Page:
Rohingya refugee Shofika Begum can’t stop the flashbacks from two years ago when her husband and sister were shot dead and she was raped in her village in Myanmar that was then torched.
Begum, 22, escaped and now lives in the world’s largest refugee settlement in southeast Bangladesh, where she leads a group of about 70 Rohingya women tailors, all of whom survived rape or witnessed horrific killings before fleeing Myanmar.
All hope the cooperative Testimony Tailors will help them support their families and regain control of their lives, but they are battling a new threat – resistance to women working and taking leadership roles in their conservative Islamic society.
For in the Rohingya’s previous lifestyle in Myanmar, women rarely left the house and were segregated from men.
“There’s a mixture of opinions among people on working women,” said Shamima Bibi, a Rohingya refugee and founder of the Rohingya Women’s Education Initiative in the camps that house more than 900,000 people near the coastal town of Cox’s Bazar.
“Those who agree, praise us a lot … but those who don’t, they discourage women by calling them bad names and refer to them as illegal people of the community.”
Two years after more than 730,000 mostly-Muslim Rohingya fled Buddhist-dominated Myanmar after decades of under apartheid-like restrictions, women are struggling to reposition themselves in society.
The Rohingya fled Myanmar to join others in neighbouring Bangladesh to escape a military offensive the United Nations called “ethnic cleansing” of one of the most oppressed people.
From the outset, women and girls – who make up 52 percent of the refugee population – were deemed by authorities as the most vulnerable group, at risk of sexual and other violence.
Working with refugee women, non-government organisations and charities set up women’s centres in the camps, health clinics, and training for women in sewing, crafts, and printing among other skills to help them set up their own businesses.
But women trying to forge a new path have been facing increasing numbers of threats and warnings against breaking conservative Islamic norms.
Southeast Asia-based human rights group Fortify Rights gathered testimony of a woman who resigned from her job in an aid organization after threats as she worked outside the home.
An official from Bangladeshi aid group BRAC in April said 150 of its female teachers had stopped going to work in learning centres in the camps after receiving or hearing about “violent threats”.
But many women in the camps said they needed to be active, with many households now run by women and no sign of leaving the camps in the near future.
Begum said working for Testimony Tailors – set up with the help of British charity Hands International – was a way to try to put the past behind her whilst also helping her family.
“For me and the others, stitching here is not just a means of income. It keeps your mind away from those memories which haunt you every now and then,” she told the Thomson Reuters Foundation in Kutupalong, the largest camp in the settlement.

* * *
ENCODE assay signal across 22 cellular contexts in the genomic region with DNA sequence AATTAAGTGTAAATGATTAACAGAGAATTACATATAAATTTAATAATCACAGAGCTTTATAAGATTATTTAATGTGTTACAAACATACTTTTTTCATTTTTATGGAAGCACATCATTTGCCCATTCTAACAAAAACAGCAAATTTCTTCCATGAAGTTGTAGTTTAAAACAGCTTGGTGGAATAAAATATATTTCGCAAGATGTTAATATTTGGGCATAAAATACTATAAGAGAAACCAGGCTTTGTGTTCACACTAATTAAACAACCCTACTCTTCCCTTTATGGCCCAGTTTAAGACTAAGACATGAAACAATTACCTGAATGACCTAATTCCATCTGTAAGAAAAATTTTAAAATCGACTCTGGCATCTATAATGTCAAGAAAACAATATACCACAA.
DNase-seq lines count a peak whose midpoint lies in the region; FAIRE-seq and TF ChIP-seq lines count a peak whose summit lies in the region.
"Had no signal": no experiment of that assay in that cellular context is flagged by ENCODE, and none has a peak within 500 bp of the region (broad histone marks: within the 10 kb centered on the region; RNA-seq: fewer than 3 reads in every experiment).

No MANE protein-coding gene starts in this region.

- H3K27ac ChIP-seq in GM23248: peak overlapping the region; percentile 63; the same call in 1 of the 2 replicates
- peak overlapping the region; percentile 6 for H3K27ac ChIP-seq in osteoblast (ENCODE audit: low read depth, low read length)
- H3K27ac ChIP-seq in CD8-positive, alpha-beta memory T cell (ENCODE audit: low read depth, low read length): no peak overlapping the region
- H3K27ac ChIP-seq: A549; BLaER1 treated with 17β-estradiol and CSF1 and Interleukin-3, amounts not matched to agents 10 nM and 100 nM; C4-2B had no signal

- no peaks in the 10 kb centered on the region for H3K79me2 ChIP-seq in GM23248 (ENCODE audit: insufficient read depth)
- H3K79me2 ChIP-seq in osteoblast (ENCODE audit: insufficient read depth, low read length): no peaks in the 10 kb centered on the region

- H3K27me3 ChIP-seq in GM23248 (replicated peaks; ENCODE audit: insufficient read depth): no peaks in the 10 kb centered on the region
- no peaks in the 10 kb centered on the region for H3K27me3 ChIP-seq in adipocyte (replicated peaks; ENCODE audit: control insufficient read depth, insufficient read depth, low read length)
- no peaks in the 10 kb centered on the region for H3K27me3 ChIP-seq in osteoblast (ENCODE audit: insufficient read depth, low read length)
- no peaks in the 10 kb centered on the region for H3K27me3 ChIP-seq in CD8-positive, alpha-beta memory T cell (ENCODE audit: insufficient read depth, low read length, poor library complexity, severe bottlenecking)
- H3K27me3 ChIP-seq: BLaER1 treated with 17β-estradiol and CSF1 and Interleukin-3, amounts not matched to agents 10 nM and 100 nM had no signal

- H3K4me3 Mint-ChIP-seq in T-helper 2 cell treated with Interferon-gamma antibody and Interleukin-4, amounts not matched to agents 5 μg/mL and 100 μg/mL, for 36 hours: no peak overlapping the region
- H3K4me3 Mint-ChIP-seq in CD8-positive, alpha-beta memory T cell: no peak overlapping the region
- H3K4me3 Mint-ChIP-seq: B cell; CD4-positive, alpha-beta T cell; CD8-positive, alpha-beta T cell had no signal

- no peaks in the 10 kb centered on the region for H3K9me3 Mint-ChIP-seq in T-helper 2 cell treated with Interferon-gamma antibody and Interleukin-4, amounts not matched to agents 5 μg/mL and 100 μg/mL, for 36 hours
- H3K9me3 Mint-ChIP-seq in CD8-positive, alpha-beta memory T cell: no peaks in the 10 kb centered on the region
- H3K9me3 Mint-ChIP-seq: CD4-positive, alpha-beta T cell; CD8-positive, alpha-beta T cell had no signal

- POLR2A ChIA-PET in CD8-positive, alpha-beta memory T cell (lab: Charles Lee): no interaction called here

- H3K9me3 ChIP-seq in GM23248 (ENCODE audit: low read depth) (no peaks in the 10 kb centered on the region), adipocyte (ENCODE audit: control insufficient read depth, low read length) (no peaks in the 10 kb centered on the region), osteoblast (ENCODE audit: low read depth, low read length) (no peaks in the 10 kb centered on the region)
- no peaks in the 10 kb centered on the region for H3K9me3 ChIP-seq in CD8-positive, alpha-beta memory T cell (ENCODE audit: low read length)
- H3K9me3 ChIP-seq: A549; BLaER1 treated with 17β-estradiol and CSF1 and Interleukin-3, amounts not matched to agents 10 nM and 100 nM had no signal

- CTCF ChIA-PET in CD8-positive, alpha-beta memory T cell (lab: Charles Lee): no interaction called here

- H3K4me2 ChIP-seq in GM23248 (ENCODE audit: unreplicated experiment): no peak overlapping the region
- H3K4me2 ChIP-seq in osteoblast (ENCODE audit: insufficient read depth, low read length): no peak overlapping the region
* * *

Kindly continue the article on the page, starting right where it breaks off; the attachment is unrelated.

“I counted 25 women, in batches of five, who were taken inside the house and raped before it was my turn. I lost a lot that day,” she recalled, nervously fidgeting with her hands.
The members of Testimony Tailors make traditional Rohingya clothes which can be bought on its website and donated to refugees in the camps, with orders coming in from people in Canada, Britain and even Myanmar.
Minara Begum, a member of the group, said she earned between $140 to $180 a month – almost twice the minimum wage paid to a Bangladeshi garment worker.
“If someone else from my family feeds my children, I can stitch around eight to nine dresses a day,” said Begum, a mother-of-three in a break from stitching near a square-shaped window cut out of the tarpaulin wall of her home.
But a coordinator of Testimony Tailors, Shofika Begum, who helps train women to join the cooperative, said the increasing threats were a deterrent to some women joining the group.
“There were three women who used to come to my house to learn stitching even three months ago but they suddenly stopped,” she told the Thomson Reuters Foundation.
“When I asked them why, they said their parents didn’t allow them to continue working. Their parents didn’t like that married women like them are spending so much time outside the home.”
Expecting to stay in Bangladesh for some time, members of Testimony Tailors said they wanted smartphones to browse designs on the internet and improve their work.
“For now, we have regular meetings where we talk about new designs but if we had access to the internet, we could have done more. We really want to improve and make it bigger,” said Begum.
The United Nations and Western countries said the 2017 military crackdown included mass killings and gang-rapes and attempts since to persuade Rohingya to return to Myanmar have failed with fresh attempts at repatriation stalling this month.
Myanmar has previously rejected the U.N.’s categorisation of the violence as “one-sided” saying action followed militant attacks on security forces and was a legitimate counter-insurgency operation.
Tara Begum, one of the few women leaders in the camps, said while talks about the future continued, life in the camps was developing and the changing role of women slowly being accepted.
Begum was chosen as the leader of one part of Kutupalong camp during elections organised by the government with the help of aid agencies with her role to help address issues ranging from gender-based violence to keeping the camps clean.
“My husband wasn’t happy when I decided to contest for the elections. But once people started saying good things about me, he changed his mind,” she said.
“I think we need more women leaders. We need them especially because there are some issues which women don’t openly talk about with male leaders and I can address them properly.”